By Henry R. Keyserlingk - Retired Crown Prosecutor, Quebec
Sherbrooke Record April 25, 2001
As a career prosecutor I naturally assumed the federal government had all the right reasons when it decided to try and revoke the citizenship of 77- year old Wasyl Odynsky so as to deport him to Western Ukraine, where he was born.
And why not - Like most Canadians, I have always supported the government's policy to revoke the citizenship and to deport those persons living in Canada who have committed war crimes, crimes against humanity or other reprehensible acts and who have lied about their backgrounds in order to enter Canada .
Considering the allegations that Wasyl Odynsky had obtained his citizenship under false pretenses for failing to divulge his war time activities to Canadian officials when he was admitted to Canada, over fifty years ago, I figured it was an open and shut case. I assumed that he had committed the worst atrocities if only because the Minister's Notice of Revocation of Citizenship, claimed that he failed to divulge his activities when he worked as a guard at forced labour and concentration camps in Poland during the period 1943-1944. Besides, it never occurred to me that any reasonable and fair minister would choose to initiate such costly legal procedures for conduct that occurred over half a century ago unless their target had committed a very serious offence.
Furthermore, since deportation is worse than most criminal sentences, all the more with a law that provides no right of appeal, I was expecting Wasyl Odynsky to fit the profile of a viscous and brutal guard so often associated with WW 2 concentration camps. However, as I began reading through last month's lengthy federal court ruling which decided in favor of the government, a totally different image emerged of Odynsky's past, one that was marked by pain and suffering .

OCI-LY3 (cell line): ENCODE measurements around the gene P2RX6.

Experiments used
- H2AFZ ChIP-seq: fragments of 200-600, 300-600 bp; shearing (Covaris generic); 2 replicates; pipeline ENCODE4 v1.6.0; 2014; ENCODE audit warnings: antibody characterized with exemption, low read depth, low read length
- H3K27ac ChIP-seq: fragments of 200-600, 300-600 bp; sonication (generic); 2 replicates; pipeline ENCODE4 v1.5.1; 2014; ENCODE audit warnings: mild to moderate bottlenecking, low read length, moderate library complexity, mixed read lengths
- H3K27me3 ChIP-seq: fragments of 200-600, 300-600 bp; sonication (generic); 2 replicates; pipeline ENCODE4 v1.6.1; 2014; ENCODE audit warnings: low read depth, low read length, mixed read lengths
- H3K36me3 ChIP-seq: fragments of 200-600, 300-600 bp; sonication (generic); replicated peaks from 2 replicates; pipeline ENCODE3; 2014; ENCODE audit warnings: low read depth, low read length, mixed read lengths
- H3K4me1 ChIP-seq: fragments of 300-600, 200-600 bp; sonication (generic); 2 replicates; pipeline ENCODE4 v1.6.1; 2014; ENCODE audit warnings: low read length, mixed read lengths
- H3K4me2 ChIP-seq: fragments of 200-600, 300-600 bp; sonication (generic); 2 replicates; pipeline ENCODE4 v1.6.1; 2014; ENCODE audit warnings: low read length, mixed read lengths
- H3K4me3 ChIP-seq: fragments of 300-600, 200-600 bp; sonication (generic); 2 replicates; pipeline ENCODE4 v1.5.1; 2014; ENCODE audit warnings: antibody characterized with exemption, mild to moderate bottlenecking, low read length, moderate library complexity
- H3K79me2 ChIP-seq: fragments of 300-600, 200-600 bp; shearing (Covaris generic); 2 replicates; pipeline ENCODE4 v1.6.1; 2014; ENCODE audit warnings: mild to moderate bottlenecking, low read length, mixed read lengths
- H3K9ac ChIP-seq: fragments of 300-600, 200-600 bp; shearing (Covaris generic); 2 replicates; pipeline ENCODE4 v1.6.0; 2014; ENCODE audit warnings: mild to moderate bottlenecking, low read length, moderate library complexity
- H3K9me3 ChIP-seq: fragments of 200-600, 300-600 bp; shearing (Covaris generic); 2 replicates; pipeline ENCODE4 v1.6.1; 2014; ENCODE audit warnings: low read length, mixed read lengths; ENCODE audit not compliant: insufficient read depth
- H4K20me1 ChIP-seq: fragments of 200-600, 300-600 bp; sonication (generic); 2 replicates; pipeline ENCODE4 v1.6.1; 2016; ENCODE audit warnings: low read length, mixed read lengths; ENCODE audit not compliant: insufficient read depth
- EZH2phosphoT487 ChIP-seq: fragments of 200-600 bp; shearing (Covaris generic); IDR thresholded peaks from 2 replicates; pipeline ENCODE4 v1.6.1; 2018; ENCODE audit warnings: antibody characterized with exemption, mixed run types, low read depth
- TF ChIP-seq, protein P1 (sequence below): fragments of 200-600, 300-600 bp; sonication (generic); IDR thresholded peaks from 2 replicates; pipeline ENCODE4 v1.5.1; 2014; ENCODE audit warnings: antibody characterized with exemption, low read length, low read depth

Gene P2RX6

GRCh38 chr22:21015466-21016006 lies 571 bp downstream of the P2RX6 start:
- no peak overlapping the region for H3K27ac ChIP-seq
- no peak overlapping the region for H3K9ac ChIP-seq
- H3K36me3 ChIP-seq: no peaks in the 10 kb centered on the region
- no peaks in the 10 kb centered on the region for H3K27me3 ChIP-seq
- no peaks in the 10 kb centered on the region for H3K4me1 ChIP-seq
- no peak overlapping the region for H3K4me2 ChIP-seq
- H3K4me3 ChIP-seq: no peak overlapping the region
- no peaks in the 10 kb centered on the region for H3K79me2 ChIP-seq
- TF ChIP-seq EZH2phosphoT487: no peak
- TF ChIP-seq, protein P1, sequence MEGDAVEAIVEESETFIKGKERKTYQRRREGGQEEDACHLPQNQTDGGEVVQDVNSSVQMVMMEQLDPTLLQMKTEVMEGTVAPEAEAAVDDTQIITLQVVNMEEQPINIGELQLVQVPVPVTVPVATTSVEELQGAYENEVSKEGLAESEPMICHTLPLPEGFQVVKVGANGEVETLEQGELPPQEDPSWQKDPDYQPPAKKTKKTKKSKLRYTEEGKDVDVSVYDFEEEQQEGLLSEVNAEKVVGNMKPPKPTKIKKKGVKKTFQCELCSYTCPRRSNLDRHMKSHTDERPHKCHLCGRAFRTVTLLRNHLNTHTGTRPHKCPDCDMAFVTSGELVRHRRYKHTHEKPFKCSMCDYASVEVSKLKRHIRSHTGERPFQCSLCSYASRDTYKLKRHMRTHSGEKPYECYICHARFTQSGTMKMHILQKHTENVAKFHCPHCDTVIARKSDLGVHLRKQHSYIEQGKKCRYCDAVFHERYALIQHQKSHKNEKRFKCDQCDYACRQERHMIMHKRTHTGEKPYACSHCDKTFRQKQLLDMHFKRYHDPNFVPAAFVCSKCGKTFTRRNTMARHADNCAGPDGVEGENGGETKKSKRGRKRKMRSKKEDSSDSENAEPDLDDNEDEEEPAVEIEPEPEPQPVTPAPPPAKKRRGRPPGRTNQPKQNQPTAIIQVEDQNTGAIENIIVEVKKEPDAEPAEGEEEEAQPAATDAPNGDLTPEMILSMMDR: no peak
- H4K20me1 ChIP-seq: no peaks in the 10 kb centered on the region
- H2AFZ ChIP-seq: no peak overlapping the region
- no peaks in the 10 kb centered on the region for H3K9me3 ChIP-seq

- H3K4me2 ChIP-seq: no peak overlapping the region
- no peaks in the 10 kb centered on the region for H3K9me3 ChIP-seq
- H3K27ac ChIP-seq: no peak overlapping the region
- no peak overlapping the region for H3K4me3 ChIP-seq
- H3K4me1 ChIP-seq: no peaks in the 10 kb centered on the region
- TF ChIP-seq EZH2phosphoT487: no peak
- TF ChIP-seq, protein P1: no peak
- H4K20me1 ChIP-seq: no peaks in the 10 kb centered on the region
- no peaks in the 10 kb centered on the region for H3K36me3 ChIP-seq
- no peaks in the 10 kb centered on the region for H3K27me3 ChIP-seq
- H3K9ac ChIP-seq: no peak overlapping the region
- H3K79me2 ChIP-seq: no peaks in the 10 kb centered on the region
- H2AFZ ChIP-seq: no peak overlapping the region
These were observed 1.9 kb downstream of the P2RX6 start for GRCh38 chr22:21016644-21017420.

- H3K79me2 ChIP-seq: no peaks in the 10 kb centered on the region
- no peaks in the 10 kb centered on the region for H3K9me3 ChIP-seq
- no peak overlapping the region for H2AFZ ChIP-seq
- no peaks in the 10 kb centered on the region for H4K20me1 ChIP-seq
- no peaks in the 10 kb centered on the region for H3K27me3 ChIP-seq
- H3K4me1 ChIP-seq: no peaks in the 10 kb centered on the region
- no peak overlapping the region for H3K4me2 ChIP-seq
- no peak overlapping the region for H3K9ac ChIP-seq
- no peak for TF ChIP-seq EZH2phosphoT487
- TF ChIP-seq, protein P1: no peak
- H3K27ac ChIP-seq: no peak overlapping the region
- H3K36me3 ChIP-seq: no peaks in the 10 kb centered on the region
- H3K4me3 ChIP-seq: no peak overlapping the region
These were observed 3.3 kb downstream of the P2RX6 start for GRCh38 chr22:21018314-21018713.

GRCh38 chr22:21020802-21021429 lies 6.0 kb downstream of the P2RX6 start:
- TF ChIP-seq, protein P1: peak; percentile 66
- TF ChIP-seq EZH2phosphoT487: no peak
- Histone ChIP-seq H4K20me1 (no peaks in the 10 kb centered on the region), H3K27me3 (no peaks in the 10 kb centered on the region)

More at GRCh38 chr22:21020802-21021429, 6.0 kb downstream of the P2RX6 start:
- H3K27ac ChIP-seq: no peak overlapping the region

By the time I finished reading the judgment that followed a 29-day hearing, I was convinced that the government had committed a serious injustice when it sought to revoke his citizenship.
When he was only 11 his older brother was killed by Russian troops while trying to hide arms for the Ukrainian nationals. In 1944, his father who was a farmer in Beleluja, was arrested and imprisoned for more than a year by the Russians. His mother was taken by the Russians to forced labour in the Soviet Union, and only after 10 years was she able to join her husband in Kazakhstan.
In early February 1943, like many other young people, he was ordered by the Germans to serve as an auxiliary with the German army. When he and a few others refused they were jailed and warned that any further attempt to escape service would lead to their execution, and that their families would be sent to concentration camps. Following some routine training, Odynsky, who was only 19 at the time and barely literate, was assigned to a company of guards and transferred to Poniatowa where the SS operated a camp with forced labour, primarily Jews from the Warsaw ghetto. His job was to serve as a perimeter camp guard against possible attack by partisans.